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Confidentiality in the Schools Training by WCSD


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Confidentiality in the Schools Training by WCSD

  1. 1. Confidentiality in the Schools A Presentation by Clay “G” Mills, Ph.D. WCSD School Psychologist Copyright 2008 This information is intended for an individual to review on an as needed basis as part of the District’s new teacher induction program. No part of this presentation may be modified, printed, or presented without the author’s permission.
  2. 2. CONFIDENTIALITY This workshop on confidentiality is designed to meet federal requirements for staff training while increasing staff awareness of their responsibilities regarding privacy of student records.
  3. 3. Goal Question... What can I do personally and/or professionally to improve my practice in regards to preserving the confidentiality of students, staff, parents, and others that I serve?
  4. 4. Confidentiality In PracticeConfidentiality In Practice Goals of this presentation:Goals of this presentation: Awareness of confidentiality laws and requirements, and district policy! Complying with procedures regarding educational records, and the concept of “Personally Identifiable Information” and “Directory Information”. Define “Educationally Relevant” and “Legitimate Educational Interest”. Being sensitive to violations of confidentiality in verbal exchanges with others.
  5. 5. Three Confidentiality LawsThree Confidentiality Laws 1.1. FERPAFERPA--Family Education RightsFamily Education Rights and Privacy Actand Privacy Act 2.2. IDEAIDEA--Individuals With DisabilitiesIndividuals With Disabilities Education ActEducation Act 3.3. HIPPAHIPPA--Health InsuranceHealth Insurance Portability and Accountability ActPortability and Accountability Act
  6. 6. Definition of EducationDefinition of Education RecordsRecords Records, files, documents and other materials which contain information directly related to a student and are maintained by an educational agency or institution, or by a person acting for such agency or institution. Educational records should be disposed of properly. Know your “shredding” policy. Principal, teachers, secretaries, custodian, bus driver, aides, food service workers, secretarial…who else? What about substitutes and volunteers?
  7. 7. Personally Identifiable Information  Any personal identifier: (Driver’s License #, Census #, etc.)  A list of personal characteristics that would make it possible to identify the student (handicap, etc.)
  8. 8. Test Time… Ask these questions to protect yourself 1.1. WhoWho is listening (or could be?) 2.2. WhatWhat is being discussed 3.3. WhenWhen is the meeting to take place 4. Where the discussion takes place 5.5. HowHow are items discussed & documented 6.6. WhyWhy the discussion took place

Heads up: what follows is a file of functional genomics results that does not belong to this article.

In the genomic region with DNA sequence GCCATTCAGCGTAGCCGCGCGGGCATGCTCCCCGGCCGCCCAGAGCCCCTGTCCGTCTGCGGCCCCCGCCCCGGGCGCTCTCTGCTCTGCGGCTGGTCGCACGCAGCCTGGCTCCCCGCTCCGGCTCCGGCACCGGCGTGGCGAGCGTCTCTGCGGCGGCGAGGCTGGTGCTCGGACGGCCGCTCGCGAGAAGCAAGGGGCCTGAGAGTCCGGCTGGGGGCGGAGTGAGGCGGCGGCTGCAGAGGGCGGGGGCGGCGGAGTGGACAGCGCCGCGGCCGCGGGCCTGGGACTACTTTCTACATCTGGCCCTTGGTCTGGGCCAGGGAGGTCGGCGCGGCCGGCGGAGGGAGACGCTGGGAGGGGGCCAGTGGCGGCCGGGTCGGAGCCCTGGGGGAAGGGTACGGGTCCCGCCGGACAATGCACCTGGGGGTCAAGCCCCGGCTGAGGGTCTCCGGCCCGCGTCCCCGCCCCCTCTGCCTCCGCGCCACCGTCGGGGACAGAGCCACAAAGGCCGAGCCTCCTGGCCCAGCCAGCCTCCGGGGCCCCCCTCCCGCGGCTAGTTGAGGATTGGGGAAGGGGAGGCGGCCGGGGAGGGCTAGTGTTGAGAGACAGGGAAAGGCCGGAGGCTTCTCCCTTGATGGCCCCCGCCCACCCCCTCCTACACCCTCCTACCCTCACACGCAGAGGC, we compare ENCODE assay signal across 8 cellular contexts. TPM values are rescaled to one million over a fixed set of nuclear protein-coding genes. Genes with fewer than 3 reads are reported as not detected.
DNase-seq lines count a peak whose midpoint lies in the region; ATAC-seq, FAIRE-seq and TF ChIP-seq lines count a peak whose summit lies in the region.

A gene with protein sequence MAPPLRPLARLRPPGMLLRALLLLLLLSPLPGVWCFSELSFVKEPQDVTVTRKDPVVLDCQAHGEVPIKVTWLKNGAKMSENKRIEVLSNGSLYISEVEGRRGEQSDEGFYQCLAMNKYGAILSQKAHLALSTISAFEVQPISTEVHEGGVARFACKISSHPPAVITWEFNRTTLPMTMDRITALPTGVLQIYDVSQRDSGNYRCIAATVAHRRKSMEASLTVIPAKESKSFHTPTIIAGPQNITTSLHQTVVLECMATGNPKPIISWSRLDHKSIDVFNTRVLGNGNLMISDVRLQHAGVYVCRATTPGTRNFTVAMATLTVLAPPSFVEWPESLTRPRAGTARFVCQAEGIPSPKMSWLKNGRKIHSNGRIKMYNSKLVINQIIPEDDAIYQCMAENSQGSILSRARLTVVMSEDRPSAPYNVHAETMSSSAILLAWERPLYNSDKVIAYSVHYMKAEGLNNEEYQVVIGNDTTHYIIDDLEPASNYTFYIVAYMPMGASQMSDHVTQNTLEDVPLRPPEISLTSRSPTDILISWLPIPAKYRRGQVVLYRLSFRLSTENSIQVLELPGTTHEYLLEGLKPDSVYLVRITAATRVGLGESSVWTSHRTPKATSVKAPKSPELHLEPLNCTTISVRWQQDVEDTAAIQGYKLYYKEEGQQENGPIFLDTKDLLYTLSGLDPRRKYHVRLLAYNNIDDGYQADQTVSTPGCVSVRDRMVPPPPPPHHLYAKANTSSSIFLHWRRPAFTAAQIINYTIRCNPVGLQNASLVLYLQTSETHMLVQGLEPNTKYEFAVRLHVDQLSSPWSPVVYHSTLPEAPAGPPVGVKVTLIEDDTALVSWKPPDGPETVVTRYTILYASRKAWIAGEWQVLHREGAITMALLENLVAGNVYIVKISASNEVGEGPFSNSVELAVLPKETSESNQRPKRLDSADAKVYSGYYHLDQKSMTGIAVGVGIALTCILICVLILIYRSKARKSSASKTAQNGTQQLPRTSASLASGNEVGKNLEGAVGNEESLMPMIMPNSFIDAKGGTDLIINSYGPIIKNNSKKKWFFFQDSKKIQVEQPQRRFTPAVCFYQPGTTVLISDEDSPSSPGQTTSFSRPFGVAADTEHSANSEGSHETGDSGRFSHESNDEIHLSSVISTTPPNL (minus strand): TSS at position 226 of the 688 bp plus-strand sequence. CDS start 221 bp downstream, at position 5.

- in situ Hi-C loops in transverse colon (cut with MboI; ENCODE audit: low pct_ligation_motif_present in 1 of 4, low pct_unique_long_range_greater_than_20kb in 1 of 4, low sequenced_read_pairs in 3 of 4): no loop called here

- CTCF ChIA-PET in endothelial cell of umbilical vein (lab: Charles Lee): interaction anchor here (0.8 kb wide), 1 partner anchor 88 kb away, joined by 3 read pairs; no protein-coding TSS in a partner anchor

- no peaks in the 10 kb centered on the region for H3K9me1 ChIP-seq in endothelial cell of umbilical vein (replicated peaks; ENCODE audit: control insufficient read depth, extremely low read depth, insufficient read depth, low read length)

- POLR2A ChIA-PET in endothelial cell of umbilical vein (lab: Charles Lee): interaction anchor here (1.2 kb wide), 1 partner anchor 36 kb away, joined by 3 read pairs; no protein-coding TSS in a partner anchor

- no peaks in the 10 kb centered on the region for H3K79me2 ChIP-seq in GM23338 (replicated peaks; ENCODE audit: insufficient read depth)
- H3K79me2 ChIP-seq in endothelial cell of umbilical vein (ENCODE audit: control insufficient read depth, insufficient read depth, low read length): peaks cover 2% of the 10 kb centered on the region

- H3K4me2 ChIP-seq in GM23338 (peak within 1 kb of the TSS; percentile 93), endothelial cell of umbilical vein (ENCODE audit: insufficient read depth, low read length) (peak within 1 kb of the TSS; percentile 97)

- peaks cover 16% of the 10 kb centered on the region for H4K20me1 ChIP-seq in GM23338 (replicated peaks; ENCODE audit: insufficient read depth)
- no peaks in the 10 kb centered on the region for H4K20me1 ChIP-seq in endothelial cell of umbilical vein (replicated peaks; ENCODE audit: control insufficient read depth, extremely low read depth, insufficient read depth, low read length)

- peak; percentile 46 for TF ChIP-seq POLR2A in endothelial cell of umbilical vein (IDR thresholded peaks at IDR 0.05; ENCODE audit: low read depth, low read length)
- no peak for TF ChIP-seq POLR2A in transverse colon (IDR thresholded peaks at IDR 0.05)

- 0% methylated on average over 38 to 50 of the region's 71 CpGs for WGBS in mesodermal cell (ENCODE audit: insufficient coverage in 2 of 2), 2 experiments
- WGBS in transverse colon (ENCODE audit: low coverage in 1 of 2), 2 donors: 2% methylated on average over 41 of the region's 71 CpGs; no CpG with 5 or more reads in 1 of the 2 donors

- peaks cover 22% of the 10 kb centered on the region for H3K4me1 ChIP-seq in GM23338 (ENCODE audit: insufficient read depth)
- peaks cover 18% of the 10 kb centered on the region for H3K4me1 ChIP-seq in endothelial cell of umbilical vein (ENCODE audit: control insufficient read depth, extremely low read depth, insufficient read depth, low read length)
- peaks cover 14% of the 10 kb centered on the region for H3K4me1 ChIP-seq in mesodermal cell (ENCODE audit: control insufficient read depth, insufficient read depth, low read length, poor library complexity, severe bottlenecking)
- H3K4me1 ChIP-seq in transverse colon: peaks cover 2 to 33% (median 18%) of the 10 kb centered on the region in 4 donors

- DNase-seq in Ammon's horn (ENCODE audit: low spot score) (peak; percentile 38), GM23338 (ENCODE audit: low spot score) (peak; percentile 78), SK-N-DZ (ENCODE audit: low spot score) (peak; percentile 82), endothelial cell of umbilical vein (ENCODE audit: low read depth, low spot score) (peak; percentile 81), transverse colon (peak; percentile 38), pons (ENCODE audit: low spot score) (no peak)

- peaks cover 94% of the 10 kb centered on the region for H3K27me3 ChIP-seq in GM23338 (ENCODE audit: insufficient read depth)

9. 9. WhoWho is listeningis listening (or could be?) 1. If the parties to the discussion are school officials with legitimate educational interest, there is no problem with confidentiality. 2. If others are listening who have no legitimate educational interest (such as a teacher who is eavesdropping, a nosy child on the playground, children in the hall, etc.) confidentiality may be violated. 3. If the discussion occurs in a public place (such as the playground, the halls, a busy teachers’ lounge, the Laundromat), there is a good chance that confidentiality could be violated.
  10. 10. WhatWhat is discussedis discussed 1. If the discussion involves directory information (name, address, etc.) there is no problem unless the parent has refused to have this information released. 2. If the discussion involves other personally identifiable information that is confidential (disability, family data, etc.), the parties should be sure that legitimate educational interest is involved. 3. If the discussion involves information that is rumor, opinion, or hearsay, chances are that confidentiality will be in question, and the parties have moved from professionalism to gossip.
  11. 11. WhenWhen is the meetingis the meeting to take placeto take place Quiet time vs. busy time Before school vs. after school Before lunch vs. after lunch During class time vs. prep time Convenient for teacher vs. parent Meeting is planned vs. “winging-it” Allow enough time vs. hurried and hasty planning
  12. 12. WhereWhere the discussionthe discussion takes placetakes place If the discussion occurs in a private place (such as a teacher’s empty room, empty teachers’ lounge), there is no problem with confidentiality. Hallways, playground, outside, pose confidentiality breach threats. Any other threats?
  13. 13. HowHow are items discussed &are items discussed & documenteddocumented Telephone Mail E-mail Memo Post-it-notes Others…
  14. 14. Why the discussion took place Did you invite the appropriate people? Are there people in attendance who don’t really belong in this discussion? If the parties have legitimate educational interest in a student and are sharing information that will help them work with the child, then there is no problem with confidentiality. If the parties are gossiping to pass time, carrying on with stories about a student or his family, or for other non- educational reasons, there is probably a problem with confidentiality.
  15. 15. You may be only one person in the world, But you may also be the world to one personAnonymous
  16. 16. THEENDTHEEND For more information, Contact: Your Building Principal, Lyle Cox, Human Resources Manager, Clay Mills, School Psychologist
  17. 17. Contact Information:Contact Information: Clay “G” Mills, Ph.D. School Psychologist Washington County School District 121 West Tabernacle St. George, Utah 84770 Phone: (435) 673-3553 (ext. 203) I welcome comments and suggestions for future presentations….